We Need to Talk About Finch – ALL THE BRIGHT PLACES (This is NOT a book review)


Literature, no matter the genre or market, more often than not lifts us…and causes us to think. I never felt this more viscerally than when I read ALL THE BRIGHT PLACES by Jennifer Niven. In my review I think I even mentioned that it’s a wonderful book that could serve to open a much needed dialogue on mental illness and how it pertains to teens.

But I didn’t myself begin that dialogue. That was a bit of a fail on my part.

I’m not one to come at things intellectually, so I won’t do an info dump with lots of percentages and facts. I wander through life heart-first. I can address how All The Bright Places made me feel, and how I related to it. Although the circumstances which brought me there are different, I suppose, than those of Finch’s, I too rode the edge of dying/not dying as a teenager. I too woke up every morning and asked myself, “Is today a good day to die?” This is the first line in the book ALL THE BRIGHT PLACES. And it is literally what I used to think to myself every day. I knew I had to read on. Jennifer Niven captured the ache and turmoil of my youth in that opening line. Verbatim.

Like Finch, the first of the two main character POVs in the book, I struggled. I was actually diagnosed with Bi-Polar disorder at one point. But I now believe that diagnosis to be inaccurate. Sometimes we run off the rails because of outside circumstances, not chemical imbalances in the brain. And chemical imbalances come about as a result of the depression we sink into because of these outward negative experiences in our lives. So, though the Bi-Polar diagnosis has never been overturned…it is not something I relate to or accept as my personal truth. When I finally disclosed my childhood trauma and began to work on the PTSD that it caused in me, I realized that it was at the root of everything else. The steps a survivor of childhood sexual abuse takes in order to survive are cataclysmic and scatological at best. They are bad choices made in a fitful panic in order to step forward through the game of life to the next tile. We don’t think long-term. There is no long term. We don’t plan the future, because we cannot imagine one. We just work our way through the maze. One step at a time. We wake up every day and we ask ourselves that important question, “Is today a good day to die?”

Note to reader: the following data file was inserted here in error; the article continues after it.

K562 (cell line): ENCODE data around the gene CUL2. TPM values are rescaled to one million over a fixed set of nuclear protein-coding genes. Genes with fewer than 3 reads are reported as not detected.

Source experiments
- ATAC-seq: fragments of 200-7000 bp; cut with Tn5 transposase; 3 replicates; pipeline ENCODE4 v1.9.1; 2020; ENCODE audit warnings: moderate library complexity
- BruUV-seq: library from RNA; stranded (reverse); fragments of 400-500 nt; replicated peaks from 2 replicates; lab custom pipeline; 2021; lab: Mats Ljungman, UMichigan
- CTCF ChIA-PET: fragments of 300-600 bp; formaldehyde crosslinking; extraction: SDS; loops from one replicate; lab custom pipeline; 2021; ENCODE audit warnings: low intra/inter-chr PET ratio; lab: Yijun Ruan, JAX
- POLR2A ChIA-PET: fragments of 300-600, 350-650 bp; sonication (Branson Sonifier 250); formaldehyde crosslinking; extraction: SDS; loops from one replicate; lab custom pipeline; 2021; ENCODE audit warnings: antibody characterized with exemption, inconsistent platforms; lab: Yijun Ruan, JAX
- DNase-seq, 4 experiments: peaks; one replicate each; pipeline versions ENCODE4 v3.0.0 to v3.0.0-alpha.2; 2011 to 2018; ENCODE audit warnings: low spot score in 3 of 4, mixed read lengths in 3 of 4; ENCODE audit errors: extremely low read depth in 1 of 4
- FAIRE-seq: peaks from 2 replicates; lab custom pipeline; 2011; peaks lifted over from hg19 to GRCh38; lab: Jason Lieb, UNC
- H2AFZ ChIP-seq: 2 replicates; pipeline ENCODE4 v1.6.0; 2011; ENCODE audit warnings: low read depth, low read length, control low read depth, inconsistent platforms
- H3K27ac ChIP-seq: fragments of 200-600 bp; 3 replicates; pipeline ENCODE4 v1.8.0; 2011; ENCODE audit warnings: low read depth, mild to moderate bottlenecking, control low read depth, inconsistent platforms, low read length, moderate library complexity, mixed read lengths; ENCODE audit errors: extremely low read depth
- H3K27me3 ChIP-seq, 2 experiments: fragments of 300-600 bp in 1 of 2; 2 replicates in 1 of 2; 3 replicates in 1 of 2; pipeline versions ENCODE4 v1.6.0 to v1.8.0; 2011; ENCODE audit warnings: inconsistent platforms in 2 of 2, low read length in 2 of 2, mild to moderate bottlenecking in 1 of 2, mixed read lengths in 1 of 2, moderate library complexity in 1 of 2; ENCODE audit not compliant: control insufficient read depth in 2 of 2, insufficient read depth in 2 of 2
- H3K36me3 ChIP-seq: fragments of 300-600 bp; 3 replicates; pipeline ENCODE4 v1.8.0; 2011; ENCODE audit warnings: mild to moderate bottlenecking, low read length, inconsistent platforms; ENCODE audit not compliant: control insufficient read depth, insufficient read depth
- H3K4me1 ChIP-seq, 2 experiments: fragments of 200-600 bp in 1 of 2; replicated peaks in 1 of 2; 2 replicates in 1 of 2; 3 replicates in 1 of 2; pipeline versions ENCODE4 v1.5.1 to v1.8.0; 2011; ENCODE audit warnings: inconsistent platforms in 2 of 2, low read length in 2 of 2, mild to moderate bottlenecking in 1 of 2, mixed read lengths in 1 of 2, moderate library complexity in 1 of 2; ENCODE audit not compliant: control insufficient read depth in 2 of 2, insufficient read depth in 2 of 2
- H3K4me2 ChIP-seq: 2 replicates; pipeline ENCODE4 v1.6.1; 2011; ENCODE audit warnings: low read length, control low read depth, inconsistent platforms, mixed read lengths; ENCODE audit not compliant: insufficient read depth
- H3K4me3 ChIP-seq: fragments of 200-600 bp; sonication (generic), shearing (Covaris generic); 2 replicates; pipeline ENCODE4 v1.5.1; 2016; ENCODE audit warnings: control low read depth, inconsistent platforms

We try not to look in the mirror when we brush our teeth and we say, “Is today the day? And if not today–when?”

Finch’s story had me riveted from word one. Niven had somehow captured the life of a teenage boy in turmoil so succinctly that I began to think she might, in some otherworldly way unbeknownst to me, be my biographer. I mean, that’s how creeped out I became while reading this story. I kept thinking, “Oh my god. I’m Finch.” (and it got even worse when friends asked me if I had read the book and THEY said, YOU’RE FINCH!) I knew instinctively that Niven had personally experienced a loss of a teenage boy in turmoil in her past. I was not at all surprised to learn later, after having read the book, that this was indeed the case…that Finch’s character was an homage to a lost boy. She captured it too impeccably not to have first experienced it in real life.

In the end, my story turned out differently than Finch’s. I muddled through somehow. Every time I answered that morning question with, “No, not today,” I lived to see another morning. And on the mornings when I woke up and asked myself that question and responded to myself in the affirmative something always happened to either prevent me from taking my life that day or saving me from the attempt to take it. When you’re living in the trenches, you don’t realize that making it through another day is a good thing. You regret not leaving. Every day, you grow more angry with having to ask yourself that stupid question again… “Is today a good day to die?” Because you’re bitter for not having had the courage to have responded in the affirmative the morning before and actually ended your suffering already. The pain is too much. The segregation from the rest of the world is too much. The hell that you are locked in is a never-ending purgatory of fear and self-loathing.